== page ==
Because the living or dead status of the author is an important consideration in what I proposed. If you want to use Shakespeare, then the 'dead' status applies. If you want to postulate a case invoking the 'living' status, choose a living author... its not like they are hard to find.
At least you admit you attacked a strawman. That's something.
I chose Shakespear because the movie Baz Lurhman gave us is a radically different interpretation that the author may have opposed had he been alive. It's hard to choose a living author when copyright law has disallowed concurrent interpretations of an authors work for so long.
Likewise, ACD may not have approved of the comedy interpretation of Sherlock Holmes in the last hollywood interpretation. Doesn't me we shouldn't have it just because the author likes it.
Lots of reasons. The most obvious one is that a highly derivative work is much easier to produce. Just as patents grant monopoly on production for the invention, so too does copyright. Creating a compelling and interesting setting, that catches mass market appeal is hard. Hitching your wagon to it is easy. Copyright should reward the hard part. That is the contribution to our culture. Theres no reason to go out of the way to skew benefit towards the low hanging fruit of highly derivative work.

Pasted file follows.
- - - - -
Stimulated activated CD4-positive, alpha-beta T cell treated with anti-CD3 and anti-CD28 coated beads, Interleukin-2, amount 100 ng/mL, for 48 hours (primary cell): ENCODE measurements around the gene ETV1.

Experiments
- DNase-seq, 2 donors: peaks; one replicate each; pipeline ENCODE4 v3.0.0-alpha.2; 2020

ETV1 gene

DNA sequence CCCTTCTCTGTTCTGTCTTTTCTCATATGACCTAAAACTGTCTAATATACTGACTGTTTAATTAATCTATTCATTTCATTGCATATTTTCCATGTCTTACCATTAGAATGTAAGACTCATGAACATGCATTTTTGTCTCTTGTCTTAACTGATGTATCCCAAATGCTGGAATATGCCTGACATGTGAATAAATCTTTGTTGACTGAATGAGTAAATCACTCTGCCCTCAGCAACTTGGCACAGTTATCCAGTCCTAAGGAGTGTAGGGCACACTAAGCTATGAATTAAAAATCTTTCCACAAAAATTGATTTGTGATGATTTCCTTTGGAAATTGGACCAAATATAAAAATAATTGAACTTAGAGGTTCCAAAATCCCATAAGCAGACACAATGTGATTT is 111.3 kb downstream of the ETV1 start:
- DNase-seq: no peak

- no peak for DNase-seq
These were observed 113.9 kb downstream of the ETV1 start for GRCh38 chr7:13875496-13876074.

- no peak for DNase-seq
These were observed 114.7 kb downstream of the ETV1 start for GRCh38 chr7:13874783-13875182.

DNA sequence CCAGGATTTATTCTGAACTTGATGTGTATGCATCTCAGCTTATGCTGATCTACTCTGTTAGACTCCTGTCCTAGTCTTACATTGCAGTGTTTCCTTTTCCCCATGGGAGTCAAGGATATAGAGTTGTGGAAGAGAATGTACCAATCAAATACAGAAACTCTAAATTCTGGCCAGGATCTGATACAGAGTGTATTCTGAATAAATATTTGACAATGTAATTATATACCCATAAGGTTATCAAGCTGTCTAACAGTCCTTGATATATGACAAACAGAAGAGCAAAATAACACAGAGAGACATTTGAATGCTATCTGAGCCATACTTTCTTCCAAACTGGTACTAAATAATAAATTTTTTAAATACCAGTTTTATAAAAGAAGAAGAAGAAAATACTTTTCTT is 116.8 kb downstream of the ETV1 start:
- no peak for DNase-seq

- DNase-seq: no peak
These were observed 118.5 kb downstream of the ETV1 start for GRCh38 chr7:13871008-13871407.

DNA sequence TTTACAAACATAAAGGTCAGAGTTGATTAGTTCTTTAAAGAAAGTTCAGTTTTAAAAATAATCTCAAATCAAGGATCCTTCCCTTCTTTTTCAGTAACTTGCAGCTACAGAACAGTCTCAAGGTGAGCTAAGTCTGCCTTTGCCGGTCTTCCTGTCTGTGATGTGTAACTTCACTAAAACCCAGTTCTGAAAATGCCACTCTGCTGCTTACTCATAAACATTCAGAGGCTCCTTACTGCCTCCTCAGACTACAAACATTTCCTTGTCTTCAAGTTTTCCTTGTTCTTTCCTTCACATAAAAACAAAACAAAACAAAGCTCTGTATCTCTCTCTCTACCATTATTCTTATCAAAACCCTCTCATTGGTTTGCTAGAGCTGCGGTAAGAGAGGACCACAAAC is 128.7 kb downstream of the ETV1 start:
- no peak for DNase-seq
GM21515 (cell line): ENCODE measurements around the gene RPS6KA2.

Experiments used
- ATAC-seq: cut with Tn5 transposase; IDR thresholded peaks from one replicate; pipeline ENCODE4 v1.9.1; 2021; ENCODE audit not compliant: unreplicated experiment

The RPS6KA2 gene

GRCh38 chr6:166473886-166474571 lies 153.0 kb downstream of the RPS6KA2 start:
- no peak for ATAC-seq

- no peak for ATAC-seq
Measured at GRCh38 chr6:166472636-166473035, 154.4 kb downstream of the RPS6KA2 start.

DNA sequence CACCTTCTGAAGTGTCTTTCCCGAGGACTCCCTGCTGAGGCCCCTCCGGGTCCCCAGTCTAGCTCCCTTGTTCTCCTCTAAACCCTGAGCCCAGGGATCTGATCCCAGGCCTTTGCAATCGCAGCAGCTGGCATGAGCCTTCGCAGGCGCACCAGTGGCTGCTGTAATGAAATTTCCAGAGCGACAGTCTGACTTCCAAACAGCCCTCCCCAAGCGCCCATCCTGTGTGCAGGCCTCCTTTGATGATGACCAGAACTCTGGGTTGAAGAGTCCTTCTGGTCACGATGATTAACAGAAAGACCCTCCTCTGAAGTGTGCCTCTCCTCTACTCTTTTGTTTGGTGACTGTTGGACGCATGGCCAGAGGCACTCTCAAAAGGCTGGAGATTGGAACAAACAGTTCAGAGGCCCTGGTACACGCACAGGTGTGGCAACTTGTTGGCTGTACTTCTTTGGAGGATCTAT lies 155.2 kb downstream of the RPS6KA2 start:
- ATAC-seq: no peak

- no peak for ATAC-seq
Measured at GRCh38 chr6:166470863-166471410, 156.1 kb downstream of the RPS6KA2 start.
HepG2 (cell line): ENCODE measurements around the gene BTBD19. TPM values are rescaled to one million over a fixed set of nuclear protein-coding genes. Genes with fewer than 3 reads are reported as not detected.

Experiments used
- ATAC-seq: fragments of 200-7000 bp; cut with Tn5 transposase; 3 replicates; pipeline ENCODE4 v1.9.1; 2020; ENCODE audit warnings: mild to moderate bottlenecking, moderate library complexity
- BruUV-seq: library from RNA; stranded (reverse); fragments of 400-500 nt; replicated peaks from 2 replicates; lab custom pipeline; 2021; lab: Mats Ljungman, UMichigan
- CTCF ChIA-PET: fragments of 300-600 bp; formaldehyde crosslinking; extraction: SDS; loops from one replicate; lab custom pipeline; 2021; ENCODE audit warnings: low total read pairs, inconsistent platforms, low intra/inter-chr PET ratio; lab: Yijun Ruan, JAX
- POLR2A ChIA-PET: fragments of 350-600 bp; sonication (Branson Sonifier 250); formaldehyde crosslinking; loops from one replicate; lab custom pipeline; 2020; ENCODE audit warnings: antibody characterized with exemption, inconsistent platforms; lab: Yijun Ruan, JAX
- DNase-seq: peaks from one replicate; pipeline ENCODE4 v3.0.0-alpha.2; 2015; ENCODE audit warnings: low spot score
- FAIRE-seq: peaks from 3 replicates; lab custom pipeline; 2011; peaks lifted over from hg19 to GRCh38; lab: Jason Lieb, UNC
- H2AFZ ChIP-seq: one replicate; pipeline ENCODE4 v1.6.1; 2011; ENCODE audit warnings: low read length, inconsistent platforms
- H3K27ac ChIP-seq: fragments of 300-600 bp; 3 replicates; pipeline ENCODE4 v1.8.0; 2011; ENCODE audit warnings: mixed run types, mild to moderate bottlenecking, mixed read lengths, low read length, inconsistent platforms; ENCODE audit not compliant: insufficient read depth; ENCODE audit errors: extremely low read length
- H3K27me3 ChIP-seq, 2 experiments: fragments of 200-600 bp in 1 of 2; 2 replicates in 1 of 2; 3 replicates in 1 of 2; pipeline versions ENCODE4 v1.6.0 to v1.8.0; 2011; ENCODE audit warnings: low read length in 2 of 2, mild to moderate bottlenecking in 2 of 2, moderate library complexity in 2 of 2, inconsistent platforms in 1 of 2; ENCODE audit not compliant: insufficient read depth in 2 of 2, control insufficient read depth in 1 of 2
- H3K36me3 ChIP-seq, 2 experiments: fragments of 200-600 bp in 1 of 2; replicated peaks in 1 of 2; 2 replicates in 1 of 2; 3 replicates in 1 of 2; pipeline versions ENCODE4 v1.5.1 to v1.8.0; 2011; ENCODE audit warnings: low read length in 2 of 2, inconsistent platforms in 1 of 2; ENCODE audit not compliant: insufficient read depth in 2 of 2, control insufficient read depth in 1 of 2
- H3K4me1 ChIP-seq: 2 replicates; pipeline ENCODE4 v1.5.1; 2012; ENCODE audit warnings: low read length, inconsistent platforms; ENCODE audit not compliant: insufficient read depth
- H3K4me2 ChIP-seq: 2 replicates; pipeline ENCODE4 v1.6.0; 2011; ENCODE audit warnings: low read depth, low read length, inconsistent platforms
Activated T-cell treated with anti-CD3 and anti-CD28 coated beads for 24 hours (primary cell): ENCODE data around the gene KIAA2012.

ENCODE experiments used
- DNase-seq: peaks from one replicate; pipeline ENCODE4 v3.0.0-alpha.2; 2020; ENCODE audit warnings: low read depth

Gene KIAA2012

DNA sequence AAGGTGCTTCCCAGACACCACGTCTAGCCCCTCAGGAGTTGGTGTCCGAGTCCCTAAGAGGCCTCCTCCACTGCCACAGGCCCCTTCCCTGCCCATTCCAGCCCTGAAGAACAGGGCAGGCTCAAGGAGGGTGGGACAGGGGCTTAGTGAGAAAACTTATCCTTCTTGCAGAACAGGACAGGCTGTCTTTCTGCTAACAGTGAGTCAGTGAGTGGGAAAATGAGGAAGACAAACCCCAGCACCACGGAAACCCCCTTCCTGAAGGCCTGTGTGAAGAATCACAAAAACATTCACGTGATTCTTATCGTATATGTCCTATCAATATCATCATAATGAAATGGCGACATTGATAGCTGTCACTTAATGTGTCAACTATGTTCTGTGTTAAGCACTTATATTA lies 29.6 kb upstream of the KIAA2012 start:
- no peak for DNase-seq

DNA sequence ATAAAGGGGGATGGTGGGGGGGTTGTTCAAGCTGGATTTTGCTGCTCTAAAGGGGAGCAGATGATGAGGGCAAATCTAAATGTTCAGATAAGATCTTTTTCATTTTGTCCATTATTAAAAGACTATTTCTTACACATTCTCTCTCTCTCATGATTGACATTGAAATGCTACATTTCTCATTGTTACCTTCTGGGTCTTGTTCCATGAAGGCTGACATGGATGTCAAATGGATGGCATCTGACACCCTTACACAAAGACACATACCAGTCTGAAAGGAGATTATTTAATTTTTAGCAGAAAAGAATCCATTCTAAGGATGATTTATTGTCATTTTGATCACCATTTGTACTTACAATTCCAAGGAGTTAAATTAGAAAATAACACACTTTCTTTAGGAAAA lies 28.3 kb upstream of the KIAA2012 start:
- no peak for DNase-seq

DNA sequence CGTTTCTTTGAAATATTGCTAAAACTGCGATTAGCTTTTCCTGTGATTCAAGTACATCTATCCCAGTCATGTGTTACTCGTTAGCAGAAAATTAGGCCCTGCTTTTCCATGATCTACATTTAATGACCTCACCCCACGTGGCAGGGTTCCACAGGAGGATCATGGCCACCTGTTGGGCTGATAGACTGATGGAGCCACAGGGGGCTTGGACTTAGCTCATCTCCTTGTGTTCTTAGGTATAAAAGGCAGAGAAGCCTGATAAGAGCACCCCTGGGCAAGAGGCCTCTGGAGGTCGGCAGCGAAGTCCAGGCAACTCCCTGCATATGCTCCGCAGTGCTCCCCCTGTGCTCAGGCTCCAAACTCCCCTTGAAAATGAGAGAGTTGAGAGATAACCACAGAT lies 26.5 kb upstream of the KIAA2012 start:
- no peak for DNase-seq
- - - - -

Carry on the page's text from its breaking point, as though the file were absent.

So, your main argument here is that those who create derivative works profit when most of the work was done by the author of the original work?
That's speculation at best, and even then it's irrelevant. A derivative work still requires a lot of work to be good and allow people to like it and be anywhere near as popular as the original. It may be as popular or even more popular, and that could well be because it is better. In which case, why deny it from our culture?
The only reason is greed, and thankfully it's something that is going to be impossible to enforce in coming decades.